Marvel has, by now, figured out a very specific formula, and it usually works. Variations are needed here and there, such as with Thor: Ragnarok, but even while Taika Waititi’s Kiwi sensibilities shone in that film, there was still the requisite Marvel fast-paced plot, big action scenes, and ill-timed quips. Zhao’s subtler humanist tendencies become muddied in Eternals’ need to over-explain everything, and while Eternal-cum-Bollywood-star Kingo (Kumail Nanjiani) and his valet Karun (Harish Patel) give some excellent comedy, it feels out of place within Zhao’s more serious take on the MCU, as if they only exist to fulfill Marvel’s comedy quota. Zhao is at her best when she lets her camera take charge, but here her characters are forced to explain everything about themselves for the sake of the audience, relying too heavily on clumsy dialogue; where Zhao excels at coaxing out real and naturalistic performances from non-actors, the MCU’s bombastic nature requires its performers to ham it up a bit when the scope is so large, and as a result there are no true standouts, aside from perhaps Barry Keoghan as Druig, despite an extraordinarily talented (and wonderfully diverse) cast.
This isn’t to say Zhao is the wrong choice for the MCU—far from it. There is an excellent, sweeping epic hidden underneath all the clunky lines, and there are deep philosophical ideas waiting to be pondered more deeply: What happens when your belief system gets turned upside down? Who do you become? What does “the greater good” mean? Zhao has gracefully examined all the intricacies and contradictions of humanity in all her other films, and here and there are glimmers of that same complexity in Eternals, but they remain only glimmers amidst the mandated Marvel beats. The problem is less that the cast is too big, or the story is too large and sprawling, and more that the script feels the need to explain all of these things, rather than respect that its viewers can, with Zhao’s help, infer information on their own. The delicacy with which Zhao handles her stories and characters seems incongruous with the in-your-face, Marvel-y script of Eternals, which keeps viewers at arm’s length even while Zhao’s strengths lie in holding them close; with four credited writers (including Zhao herself), it’s hard not to see conflicting aims in the finished screenplay.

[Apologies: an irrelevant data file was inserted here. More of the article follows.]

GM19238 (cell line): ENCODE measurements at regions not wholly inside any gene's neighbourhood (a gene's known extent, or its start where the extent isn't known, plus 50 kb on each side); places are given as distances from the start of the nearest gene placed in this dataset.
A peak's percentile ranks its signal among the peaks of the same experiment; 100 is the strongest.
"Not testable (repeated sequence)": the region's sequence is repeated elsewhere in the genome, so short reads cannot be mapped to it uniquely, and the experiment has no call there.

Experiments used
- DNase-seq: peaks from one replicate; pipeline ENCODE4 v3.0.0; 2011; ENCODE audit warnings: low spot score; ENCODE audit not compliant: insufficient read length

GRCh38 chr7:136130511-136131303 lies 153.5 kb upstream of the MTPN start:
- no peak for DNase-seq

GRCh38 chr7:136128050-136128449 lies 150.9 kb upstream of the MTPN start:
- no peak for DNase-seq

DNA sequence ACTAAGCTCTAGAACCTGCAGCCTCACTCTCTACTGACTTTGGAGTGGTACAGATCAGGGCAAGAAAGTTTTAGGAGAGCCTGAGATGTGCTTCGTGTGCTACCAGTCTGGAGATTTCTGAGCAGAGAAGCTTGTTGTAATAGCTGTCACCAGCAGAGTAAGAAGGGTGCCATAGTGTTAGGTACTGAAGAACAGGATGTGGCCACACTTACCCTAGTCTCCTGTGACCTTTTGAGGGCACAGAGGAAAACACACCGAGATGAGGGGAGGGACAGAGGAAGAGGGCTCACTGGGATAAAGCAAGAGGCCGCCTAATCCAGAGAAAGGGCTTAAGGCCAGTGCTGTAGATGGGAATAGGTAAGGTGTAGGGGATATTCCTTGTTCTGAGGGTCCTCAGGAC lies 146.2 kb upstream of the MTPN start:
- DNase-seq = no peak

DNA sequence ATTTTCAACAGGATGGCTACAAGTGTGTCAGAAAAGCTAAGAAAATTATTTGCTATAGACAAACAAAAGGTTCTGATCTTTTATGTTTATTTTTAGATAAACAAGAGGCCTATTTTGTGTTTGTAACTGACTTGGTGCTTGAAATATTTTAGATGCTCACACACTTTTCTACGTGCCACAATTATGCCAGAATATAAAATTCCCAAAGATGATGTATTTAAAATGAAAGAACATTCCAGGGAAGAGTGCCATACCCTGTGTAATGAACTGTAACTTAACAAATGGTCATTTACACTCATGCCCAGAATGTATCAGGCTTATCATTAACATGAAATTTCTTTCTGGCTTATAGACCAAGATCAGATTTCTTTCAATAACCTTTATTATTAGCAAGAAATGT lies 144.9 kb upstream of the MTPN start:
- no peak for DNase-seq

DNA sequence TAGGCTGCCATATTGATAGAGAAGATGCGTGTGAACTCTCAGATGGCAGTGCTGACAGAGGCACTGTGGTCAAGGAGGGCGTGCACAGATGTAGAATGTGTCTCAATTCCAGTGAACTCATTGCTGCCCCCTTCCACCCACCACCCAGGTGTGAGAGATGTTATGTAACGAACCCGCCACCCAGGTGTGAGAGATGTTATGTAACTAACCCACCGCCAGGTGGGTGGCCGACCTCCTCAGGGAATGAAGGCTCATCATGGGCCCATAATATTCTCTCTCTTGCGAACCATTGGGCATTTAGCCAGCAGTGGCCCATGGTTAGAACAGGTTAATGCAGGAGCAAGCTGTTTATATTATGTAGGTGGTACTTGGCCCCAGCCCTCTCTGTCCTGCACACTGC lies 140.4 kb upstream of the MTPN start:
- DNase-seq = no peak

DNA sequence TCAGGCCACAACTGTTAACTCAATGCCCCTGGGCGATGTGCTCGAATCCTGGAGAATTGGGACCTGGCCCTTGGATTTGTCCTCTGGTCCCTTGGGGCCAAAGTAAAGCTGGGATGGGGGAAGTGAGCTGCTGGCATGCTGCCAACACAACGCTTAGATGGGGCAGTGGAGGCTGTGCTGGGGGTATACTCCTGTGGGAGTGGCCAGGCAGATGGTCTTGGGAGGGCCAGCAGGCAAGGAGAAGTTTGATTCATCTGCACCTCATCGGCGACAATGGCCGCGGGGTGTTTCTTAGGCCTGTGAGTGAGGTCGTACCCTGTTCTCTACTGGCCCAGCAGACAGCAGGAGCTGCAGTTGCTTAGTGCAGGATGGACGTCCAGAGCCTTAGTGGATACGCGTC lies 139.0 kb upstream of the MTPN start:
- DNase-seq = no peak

Eternals is certainly, definitely, positively not—though its recent press would suggest otherwise—Marvel’s worst film. It has more emotional heft and a stronger directorial voice than most MCU films, and the fact that it even tries to differentiate itself at all shows a huge step in the right direction if Marvel wishes to stay artistically relevant post-Avengers: Endgame; Eternals’ third act, which succeeds at being both intimate and operatic at the same time, is one of Marvel’s strongest and certainly its most unique, and shows the enormous potential of this Zhao/Marvel team-up. But that’s all it is: potential. Eternals could have been great, and indeed it has tantalizing moments of sublimity, but if you’re going to go to the trouble of hiring someone like Zhao, the least you could do is trust her.
Eternals is currently playing in wide theatrical release.